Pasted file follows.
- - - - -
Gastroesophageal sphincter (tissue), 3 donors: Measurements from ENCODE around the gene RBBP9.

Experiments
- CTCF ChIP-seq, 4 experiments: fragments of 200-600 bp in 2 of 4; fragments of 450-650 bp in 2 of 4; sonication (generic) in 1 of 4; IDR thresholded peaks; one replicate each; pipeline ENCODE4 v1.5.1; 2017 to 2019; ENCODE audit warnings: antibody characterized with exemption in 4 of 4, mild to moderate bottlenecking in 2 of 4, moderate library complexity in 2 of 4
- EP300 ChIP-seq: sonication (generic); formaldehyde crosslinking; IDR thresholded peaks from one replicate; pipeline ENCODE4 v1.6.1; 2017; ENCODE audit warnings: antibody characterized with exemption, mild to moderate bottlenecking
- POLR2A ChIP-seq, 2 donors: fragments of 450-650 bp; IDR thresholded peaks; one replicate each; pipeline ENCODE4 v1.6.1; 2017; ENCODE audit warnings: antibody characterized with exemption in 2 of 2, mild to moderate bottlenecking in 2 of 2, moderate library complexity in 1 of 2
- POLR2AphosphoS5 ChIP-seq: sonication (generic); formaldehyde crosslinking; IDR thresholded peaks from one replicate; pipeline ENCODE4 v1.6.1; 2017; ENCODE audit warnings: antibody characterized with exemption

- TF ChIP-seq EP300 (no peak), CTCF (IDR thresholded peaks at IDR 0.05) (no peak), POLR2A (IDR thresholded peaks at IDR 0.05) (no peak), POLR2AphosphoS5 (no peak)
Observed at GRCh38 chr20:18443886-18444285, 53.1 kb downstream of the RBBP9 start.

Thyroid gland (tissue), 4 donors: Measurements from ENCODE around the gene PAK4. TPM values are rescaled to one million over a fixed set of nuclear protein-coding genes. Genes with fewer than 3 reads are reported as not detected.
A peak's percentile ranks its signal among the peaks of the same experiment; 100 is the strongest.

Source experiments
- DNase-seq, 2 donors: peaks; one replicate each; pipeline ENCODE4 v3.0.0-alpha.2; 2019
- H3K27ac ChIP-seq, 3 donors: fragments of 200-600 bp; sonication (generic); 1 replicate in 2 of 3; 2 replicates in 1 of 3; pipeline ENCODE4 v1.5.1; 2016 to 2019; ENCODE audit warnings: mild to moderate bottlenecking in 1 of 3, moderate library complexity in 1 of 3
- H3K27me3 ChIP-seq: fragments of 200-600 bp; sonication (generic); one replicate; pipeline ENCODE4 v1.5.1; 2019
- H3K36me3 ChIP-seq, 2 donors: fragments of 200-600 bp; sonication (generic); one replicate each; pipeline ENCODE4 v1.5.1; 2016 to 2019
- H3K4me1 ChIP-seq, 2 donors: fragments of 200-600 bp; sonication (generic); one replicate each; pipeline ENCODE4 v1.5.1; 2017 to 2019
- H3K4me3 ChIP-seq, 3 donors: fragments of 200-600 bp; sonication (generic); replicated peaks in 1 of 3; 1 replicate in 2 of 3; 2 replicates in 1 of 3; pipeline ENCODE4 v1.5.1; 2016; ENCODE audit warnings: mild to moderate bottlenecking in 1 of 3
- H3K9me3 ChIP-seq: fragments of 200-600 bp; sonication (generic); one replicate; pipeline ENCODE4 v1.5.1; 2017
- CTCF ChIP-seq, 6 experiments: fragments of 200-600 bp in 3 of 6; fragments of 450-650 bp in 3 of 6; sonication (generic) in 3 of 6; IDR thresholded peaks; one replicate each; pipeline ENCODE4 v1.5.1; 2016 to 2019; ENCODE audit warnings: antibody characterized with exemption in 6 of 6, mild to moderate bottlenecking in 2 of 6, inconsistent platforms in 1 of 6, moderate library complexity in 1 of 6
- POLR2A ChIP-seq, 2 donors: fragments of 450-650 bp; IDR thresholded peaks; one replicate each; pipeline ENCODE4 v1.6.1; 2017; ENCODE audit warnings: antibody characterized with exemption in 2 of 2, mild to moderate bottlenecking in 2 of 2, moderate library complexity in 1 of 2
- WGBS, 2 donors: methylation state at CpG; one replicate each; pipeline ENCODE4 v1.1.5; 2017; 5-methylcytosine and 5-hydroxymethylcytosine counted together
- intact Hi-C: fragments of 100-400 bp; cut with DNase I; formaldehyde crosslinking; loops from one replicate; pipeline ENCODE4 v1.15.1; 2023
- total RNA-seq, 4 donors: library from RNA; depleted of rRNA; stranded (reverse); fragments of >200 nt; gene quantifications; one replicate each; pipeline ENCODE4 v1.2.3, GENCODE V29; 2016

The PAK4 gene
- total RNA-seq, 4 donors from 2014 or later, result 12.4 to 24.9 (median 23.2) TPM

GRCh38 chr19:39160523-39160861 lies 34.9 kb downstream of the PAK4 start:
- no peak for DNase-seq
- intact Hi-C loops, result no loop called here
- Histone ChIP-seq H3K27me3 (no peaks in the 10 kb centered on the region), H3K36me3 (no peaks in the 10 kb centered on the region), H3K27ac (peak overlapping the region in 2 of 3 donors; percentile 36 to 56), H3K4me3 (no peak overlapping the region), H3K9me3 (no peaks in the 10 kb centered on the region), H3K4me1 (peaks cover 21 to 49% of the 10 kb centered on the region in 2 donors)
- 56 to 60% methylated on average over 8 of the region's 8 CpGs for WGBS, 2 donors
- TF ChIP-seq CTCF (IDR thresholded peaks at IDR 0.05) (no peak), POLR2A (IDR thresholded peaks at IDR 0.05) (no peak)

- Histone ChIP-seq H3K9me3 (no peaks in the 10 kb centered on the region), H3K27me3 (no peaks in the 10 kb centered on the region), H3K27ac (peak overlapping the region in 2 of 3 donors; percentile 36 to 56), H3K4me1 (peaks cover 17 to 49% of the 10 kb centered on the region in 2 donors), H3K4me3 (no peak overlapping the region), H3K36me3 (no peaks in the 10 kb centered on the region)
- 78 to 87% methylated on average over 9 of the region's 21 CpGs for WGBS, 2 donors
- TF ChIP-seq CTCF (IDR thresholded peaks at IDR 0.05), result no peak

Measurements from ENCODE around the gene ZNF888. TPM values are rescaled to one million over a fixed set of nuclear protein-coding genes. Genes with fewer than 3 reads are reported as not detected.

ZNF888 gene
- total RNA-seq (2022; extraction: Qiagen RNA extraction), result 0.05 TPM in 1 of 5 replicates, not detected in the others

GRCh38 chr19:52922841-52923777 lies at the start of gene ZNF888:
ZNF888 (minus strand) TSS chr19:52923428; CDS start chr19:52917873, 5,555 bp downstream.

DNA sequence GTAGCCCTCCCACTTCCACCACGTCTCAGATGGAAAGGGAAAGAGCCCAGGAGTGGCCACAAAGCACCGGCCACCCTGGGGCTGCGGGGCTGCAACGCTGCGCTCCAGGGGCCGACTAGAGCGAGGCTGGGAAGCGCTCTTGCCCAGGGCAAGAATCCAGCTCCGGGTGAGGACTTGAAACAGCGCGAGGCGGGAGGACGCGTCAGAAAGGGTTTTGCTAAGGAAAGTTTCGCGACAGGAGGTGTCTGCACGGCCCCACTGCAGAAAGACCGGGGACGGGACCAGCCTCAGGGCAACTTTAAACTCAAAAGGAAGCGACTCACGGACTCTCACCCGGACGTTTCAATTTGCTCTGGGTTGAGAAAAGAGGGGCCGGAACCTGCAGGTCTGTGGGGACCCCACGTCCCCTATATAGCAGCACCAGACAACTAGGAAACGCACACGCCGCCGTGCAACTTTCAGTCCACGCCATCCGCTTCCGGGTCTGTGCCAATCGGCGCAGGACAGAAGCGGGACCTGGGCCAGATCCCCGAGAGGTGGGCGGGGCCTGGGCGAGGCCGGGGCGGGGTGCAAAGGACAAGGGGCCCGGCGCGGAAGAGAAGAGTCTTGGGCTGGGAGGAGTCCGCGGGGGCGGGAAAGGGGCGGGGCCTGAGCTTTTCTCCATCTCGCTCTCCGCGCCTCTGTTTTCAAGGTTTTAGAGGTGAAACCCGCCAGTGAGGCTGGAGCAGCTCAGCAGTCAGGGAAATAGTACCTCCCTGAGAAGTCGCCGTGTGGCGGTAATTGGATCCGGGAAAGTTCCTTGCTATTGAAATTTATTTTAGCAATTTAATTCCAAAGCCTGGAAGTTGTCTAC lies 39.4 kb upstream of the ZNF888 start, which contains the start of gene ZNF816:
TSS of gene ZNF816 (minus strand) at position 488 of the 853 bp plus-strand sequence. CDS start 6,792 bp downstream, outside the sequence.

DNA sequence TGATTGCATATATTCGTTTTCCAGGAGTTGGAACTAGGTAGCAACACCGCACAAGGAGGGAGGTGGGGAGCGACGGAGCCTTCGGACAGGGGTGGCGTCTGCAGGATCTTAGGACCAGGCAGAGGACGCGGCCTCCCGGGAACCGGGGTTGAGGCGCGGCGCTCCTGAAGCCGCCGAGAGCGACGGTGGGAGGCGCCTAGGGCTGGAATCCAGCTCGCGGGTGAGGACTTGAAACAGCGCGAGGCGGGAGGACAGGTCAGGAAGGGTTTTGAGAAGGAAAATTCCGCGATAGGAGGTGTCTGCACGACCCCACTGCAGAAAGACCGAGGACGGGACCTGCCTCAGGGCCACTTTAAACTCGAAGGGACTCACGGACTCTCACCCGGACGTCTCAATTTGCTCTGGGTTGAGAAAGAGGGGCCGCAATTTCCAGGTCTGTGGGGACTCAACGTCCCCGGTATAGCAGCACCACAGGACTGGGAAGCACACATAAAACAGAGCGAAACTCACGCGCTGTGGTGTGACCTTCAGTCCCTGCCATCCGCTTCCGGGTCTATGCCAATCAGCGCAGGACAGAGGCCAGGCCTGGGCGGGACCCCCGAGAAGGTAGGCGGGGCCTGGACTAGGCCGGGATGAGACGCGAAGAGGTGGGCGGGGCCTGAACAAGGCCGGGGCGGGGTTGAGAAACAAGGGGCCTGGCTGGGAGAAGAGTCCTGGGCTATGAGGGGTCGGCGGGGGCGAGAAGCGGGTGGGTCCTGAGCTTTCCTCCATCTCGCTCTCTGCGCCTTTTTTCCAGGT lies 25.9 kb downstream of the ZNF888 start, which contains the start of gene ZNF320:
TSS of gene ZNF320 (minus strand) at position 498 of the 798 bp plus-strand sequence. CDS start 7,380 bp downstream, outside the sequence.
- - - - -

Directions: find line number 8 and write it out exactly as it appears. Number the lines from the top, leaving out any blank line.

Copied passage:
Observed at GRCh38 chr20:18443886-18444285, 53.1 kb downstream of the RBBP9 start.